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lang-gwij in the Montessori Classroom

If we look closely at the Montessori 3-6 classroom, we can observe many “hidden gems” in all areas of the classroom that prepare children for reading and writing, including:  an emphasis on developing independence and concentration; ample opportunities to develop and hone hand-eye coordination and the pincer grip; as well as the repetition of “left to right; top to bottom” movement that occurs during lessons and is repeated by children as they work independently with so many of the materials in the classroom.  

 “Reading and writing are quite distinct from a knowledge of letters of the alphabet.”[1]

Another distinguishing feature of the language curriculum is that letters are first presented as sounds, establishing the phonetic value of the letter instead of simply the “name” of the symbol. This is done—initially via the sandpaper letters—in order to prepare the children for reading and writing. Another genius of the Montessori approach is that everything has multiple benefits. For instance: the sandpaper letters are not only devised to introduce children to the phonetic sound of the letter but also to the tangible “feel” of their physical appearance in preparation for writing. Once as many as 11 or 12 sandpaper letters are mastered, a child can continue his progression through the language materials via the moveable alphabet to discriminate the beginning and ending sounds, followed by middle sounds and ultimately, begin the construction of words. This too has a linear progression from 3-letter phonetic words, to 4+ letter phonetic words, to non-phonetic words. Initial word sounds and ultimately word construction can begin with representative objects then move to more abstract picture cards and ultimately to materials that have no visual cue, like reading lists and booklets and of course, books. During this time, writing is also introduced so that the child develops an association between words that are being read and words that are written.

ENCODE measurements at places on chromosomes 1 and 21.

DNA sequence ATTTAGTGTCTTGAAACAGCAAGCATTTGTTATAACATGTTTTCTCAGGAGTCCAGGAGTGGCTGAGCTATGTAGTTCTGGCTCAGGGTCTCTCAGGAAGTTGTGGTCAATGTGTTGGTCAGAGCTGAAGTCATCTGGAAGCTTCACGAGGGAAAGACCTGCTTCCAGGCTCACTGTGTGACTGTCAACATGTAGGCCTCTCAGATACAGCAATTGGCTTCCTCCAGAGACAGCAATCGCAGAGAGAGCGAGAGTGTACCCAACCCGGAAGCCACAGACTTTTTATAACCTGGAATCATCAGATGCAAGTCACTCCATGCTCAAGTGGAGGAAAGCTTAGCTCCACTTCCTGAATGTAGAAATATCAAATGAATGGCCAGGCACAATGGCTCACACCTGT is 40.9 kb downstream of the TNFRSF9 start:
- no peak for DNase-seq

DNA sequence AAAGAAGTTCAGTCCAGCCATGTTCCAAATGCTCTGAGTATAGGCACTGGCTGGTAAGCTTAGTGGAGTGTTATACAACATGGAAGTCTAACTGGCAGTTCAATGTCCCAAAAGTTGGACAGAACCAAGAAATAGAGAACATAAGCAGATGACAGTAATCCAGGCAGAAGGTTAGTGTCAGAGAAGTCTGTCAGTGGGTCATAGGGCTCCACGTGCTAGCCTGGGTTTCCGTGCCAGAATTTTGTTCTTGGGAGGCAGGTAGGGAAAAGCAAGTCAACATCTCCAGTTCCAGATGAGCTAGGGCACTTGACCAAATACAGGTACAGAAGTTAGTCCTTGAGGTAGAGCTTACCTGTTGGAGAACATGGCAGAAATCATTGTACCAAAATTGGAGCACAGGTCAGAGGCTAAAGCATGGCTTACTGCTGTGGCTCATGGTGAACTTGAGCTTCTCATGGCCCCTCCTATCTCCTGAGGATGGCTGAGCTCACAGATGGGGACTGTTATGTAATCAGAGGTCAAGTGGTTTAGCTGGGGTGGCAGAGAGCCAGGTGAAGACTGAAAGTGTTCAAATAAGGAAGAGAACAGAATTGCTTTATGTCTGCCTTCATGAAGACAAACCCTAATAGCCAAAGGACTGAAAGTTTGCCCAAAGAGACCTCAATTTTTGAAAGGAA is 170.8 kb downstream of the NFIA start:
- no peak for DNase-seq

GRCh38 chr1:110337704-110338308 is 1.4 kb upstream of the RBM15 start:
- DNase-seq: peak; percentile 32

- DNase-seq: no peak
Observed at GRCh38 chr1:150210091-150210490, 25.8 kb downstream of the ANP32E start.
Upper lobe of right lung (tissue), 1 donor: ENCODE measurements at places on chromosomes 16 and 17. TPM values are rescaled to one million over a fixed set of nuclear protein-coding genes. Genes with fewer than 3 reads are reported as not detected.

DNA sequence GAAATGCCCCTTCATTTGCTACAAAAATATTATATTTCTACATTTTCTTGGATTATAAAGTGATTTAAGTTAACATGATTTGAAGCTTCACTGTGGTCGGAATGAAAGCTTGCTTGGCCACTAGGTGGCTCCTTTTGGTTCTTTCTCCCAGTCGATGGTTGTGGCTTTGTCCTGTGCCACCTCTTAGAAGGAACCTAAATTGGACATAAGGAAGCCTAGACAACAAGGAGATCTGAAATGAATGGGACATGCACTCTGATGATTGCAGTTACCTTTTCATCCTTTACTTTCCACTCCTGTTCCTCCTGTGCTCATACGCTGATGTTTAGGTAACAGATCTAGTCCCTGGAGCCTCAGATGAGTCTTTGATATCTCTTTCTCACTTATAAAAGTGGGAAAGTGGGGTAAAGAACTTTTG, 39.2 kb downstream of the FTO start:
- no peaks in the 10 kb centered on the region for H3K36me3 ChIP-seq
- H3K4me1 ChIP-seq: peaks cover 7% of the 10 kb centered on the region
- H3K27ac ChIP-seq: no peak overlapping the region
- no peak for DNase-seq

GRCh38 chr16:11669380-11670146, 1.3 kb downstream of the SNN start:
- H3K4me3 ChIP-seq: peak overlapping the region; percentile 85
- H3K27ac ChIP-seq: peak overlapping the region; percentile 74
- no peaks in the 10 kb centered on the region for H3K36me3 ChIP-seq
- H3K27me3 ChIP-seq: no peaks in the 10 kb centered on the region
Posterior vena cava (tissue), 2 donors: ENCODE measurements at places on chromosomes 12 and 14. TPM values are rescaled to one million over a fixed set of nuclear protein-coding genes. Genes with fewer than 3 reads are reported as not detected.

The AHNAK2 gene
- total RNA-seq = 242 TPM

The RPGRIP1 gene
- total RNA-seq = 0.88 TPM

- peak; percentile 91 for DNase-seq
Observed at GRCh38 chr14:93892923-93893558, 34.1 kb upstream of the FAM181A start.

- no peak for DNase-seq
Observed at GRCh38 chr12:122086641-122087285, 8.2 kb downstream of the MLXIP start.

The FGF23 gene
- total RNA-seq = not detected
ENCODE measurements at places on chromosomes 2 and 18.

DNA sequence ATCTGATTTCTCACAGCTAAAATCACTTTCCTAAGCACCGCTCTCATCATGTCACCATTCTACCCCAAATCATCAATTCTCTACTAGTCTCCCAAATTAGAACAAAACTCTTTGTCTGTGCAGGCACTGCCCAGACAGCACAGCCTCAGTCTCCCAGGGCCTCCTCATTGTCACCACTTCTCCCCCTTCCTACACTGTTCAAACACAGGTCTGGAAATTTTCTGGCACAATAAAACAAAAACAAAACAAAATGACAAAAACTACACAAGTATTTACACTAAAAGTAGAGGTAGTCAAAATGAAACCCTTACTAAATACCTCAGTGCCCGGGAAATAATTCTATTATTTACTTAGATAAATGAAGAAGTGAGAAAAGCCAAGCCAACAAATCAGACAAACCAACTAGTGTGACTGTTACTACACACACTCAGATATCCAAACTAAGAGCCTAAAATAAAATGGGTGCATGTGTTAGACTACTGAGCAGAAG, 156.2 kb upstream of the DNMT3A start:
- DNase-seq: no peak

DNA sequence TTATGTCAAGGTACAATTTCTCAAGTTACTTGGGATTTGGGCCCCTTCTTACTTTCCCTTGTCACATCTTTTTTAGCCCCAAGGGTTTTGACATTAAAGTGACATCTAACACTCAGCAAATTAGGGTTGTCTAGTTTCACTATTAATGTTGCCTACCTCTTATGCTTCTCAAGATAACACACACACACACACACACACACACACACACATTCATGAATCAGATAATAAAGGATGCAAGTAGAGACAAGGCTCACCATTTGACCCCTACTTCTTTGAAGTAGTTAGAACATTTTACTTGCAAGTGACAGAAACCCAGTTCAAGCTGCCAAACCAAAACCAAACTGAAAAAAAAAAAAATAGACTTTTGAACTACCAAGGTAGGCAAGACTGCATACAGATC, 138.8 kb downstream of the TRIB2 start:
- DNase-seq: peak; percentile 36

As in all areas of the classroom, knowledge is constructed by mental and physical activity rather than by passively listening to the teacher or participating in teacher-directed activities.  Practically everything in the Montessori classroom contributes either directly or indirectly to the preparation for and execution of reading and writing. By creating this rich environment where there is plenty of conversation between and among peers and the teacher, lots of reading and writing opportunities in all of the areas of the classroom (not just the language area), the Montessori environment fosters the rich–and joyful–language development for the child.

[1] Maria Montessori, pg. 215, The Discovery of the Child

The joy and smiles of our children strengthen our commitment to a Montessori early childhood education. Westmont, an accredited school with the American Montessori Society (AMS) and Middle States Association (MSA-CESS), stands as one of the premier Montessori schools in NJ. We welcome you to discover Westmont.